The mainstream search for extraterrestrial intelligence (SETI), now running for more than 50 years, relies on the hope that aliens will either leak or broadcast radio signals out into space.
In recent years, however, humanity’s own radio voice has softened with the shift to cable and Earthward-pointed satellite broadcasts, while our cities have grown brighter. If we are any guide, alien hunters should look to city lights instead, argue Loeb and Edwin Turner of Princeton University.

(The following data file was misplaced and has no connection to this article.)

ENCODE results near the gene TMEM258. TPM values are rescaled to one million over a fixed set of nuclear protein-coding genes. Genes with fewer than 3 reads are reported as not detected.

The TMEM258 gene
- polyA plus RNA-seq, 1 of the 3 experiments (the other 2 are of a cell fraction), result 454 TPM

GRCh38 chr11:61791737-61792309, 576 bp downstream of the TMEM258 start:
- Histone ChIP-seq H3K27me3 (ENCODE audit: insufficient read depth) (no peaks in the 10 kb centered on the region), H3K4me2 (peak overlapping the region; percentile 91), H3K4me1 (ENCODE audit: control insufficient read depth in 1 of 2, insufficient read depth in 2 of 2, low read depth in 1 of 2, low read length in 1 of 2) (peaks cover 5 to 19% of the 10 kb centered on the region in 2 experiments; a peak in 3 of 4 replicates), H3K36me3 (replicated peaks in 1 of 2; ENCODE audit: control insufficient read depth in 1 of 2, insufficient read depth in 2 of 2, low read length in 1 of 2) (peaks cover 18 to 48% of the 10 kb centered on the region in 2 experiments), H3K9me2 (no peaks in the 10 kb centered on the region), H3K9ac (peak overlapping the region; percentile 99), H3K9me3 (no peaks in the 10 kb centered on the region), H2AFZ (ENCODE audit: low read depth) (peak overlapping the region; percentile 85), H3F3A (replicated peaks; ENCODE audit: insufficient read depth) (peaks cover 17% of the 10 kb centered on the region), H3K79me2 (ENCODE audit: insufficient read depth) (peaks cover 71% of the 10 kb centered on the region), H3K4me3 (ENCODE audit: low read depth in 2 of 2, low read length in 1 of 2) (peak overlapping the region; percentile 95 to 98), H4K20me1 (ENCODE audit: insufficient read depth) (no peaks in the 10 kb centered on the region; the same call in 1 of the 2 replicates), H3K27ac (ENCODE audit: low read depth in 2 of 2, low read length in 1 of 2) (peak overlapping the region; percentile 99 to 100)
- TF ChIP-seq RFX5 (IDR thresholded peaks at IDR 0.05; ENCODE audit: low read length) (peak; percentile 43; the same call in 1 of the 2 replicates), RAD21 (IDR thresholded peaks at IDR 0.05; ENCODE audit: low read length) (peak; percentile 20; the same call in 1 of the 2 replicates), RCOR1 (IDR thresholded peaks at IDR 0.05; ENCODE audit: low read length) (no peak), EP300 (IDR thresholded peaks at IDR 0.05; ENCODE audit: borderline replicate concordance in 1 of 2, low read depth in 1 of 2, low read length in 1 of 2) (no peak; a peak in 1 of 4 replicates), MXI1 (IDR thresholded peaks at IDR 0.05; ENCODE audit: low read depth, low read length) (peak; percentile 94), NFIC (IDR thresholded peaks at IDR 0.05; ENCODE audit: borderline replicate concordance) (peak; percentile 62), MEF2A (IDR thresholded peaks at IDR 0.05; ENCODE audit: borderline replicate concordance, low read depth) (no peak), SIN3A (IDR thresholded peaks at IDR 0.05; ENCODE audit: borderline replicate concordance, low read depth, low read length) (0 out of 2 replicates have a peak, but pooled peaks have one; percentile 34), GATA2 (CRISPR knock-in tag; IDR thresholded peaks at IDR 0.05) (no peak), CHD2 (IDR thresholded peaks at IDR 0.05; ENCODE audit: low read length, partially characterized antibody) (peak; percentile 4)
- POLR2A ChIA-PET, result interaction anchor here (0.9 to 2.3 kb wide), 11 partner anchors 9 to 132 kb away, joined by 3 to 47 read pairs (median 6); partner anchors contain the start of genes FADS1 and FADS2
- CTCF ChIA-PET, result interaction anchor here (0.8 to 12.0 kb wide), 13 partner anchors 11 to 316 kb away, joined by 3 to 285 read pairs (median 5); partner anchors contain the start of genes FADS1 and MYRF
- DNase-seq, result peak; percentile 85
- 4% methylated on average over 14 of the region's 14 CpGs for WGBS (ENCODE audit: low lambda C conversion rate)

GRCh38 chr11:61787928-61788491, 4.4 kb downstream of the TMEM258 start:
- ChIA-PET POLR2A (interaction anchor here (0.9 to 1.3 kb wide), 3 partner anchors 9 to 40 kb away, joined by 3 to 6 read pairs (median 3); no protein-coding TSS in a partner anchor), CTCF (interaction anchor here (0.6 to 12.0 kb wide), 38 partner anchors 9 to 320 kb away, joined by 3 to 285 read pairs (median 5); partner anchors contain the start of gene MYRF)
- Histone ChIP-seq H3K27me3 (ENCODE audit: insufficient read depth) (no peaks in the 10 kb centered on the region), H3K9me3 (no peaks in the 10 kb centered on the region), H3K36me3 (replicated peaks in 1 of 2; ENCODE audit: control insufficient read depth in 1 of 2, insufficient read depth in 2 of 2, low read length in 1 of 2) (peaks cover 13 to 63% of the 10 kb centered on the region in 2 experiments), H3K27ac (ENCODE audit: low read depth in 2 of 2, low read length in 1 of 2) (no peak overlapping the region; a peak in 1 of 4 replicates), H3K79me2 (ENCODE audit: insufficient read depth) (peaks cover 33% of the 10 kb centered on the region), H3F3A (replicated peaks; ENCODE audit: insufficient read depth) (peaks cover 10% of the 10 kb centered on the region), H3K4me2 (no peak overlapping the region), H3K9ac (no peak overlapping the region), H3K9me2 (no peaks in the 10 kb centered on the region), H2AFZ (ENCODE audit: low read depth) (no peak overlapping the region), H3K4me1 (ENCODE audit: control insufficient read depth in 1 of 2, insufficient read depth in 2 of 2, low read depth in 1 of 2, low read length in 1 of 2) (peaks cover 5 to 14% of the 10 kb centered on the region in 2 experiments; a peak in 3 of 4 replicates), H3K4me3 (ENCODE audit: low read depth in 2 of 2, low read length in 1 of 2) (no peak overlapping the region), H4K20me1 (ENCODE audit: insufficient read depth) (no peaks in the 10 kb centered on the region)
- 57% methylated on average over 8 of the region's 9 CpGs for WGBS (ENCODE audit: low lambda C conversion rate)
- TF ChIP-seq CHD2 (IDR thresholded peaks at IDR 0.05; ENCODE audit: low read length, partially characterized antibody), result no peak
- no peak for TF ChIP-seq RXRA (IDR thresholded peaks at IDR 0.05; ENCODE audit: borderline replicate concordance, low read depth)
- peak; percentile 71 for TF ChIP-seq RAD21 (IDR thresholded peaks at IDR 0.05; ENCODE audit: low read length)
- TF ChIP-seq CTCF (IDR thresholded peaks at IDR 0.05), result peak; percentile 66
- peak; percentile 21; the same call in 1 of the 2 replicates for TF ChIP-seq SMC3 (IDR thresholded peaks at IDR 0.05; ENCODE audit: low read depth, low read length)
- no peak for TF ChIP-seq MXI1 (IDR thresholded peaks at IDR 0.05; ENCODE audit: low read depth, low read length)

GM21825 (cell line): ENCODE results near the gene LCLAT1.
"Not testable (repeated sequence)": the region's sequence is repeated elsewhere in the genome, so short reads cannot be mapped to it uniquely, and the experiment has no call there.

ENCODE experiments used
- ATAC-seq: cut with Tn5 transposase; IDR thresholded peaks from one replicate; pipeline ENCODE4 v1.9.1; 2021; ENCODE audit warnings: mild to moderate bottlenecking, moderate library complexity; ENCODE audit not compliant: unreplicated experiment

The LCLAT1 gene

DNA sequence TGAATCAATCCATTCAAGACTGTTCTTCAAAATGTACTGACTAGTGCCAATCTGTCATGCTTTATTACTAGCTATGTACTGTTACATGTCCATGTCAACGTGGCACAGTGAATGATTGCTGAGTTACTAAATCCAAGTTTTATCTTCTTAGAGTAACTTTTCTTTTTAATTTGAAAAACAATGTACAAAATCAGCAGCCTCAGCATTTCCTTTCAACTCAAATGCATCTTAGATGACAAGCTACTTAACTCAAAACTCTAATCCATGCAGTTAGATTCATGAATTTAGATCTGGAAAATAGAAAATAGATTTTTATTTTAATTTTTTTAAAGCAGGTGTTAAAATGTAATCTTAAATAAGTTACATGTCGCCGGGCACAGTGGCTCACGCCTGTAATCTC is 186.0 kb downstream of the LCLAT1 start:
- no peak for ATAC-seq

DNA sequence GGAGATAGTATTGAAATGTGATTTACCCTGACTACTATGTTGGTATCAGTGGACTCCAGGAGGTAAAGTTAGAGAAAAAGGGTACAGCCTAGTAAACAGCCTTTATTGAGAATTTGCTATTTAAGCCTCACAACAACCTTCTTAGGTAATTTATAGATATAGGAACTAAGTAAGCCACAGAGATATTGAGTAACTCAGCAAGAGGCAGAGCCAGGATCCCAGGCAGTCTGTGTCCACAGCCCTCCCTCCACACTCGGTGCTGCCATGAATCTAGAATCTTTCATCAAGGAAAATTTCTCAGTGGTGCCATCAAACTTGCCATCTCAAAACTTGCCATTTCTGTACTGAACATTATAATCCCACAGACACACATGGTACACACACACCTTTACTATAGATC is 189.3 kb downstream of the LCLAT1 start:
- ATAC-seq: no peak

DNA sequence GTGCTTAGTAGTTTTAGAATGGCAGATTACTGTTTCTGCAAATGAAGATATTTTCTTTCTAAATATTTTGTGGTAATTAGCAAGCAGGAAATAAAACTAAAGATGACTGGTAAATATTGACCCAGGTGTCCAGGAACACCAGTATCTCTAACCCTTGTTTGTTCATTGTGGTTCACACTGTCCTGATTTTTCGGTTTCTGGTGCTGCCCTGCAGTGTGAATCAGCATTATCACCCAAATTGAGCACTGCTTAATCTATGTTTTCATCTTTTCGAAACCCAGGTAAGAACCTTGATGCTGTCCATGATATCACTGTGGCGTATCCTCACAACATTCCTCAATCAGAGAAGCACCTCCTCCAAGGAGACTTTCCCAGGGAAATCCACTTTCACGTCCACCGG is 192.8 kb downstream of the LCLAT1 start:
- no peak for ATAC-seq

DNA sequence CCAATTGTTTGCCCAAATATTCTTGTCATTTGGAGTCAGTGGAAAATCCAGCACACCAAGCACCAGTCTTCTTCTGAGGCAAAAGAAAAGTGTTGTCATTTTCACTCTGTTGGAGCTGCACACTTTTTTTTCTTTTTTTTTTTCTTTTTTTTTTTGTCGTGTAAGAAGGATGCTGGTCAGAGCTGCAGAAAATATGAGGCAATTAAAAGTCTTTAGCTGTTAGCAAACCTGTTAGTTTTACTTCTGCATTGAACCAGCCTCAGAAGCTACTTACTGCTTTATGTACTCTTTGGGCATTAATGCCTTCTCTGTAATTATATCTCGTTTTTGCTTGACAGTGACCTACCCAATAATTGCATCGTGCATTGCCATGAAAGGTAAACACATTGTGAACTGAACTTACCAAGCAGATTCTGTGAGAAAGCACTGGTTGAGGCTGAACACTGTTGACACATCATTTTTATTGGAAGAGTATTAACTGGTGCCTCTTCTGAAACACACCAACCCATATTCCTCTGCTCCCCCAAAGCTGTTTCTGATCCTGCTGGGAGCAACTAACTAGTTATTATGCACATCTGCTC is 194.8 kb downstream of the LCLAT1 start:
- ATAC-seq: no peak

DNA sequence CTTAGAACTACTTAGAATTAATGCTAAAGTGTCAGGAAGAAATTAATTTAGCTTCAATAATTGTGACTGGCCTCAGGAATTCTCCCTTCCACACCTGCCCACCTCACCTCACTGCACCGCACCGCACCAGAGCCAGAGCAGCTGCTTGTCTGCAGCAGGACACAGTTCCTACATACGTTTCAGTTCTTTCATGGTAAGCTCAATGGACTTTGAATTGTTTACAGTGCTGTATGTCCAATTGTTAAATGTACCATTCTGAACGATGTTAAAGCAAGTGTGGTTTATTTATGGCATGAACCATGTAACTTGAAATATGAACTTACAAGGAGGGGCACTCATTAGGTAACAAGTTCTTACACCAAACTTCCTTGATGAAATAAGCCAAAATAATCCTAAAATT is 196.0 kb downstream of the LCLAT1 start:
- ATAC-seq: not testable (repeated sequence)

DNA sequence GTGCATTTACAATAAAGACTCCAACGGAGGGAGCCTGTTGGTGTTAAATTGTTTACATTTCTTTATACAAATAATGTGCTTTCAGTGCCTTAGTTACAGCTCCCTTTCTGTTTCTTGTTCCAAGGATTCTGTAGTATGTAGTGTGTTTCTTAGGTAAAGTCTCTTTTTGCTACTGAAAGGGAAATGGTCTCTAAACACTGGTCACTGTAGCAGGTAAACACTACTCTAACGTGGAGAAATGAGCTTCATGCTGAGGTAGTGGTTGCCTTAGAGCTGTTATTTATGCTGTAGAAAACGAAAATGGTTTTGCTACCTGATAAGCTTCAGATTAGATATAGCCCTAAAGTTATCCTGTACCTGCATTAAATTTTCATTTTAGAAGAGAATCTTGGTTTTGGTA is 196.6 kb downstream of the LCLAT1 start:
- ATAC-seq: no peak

Fascinating to me in how it reveals humanity’s limitations: the only way we know how to look for life is to look for ourselves. Right down to very specific, and potentially unique, forms and uses of technology. I mean, lots of scifi’s most utopian imaginations of aliens are those in which vast civilizations are sustained without significant disruption of natural patterns. But if such civilizations exist, they are the ones we’re least likely to find.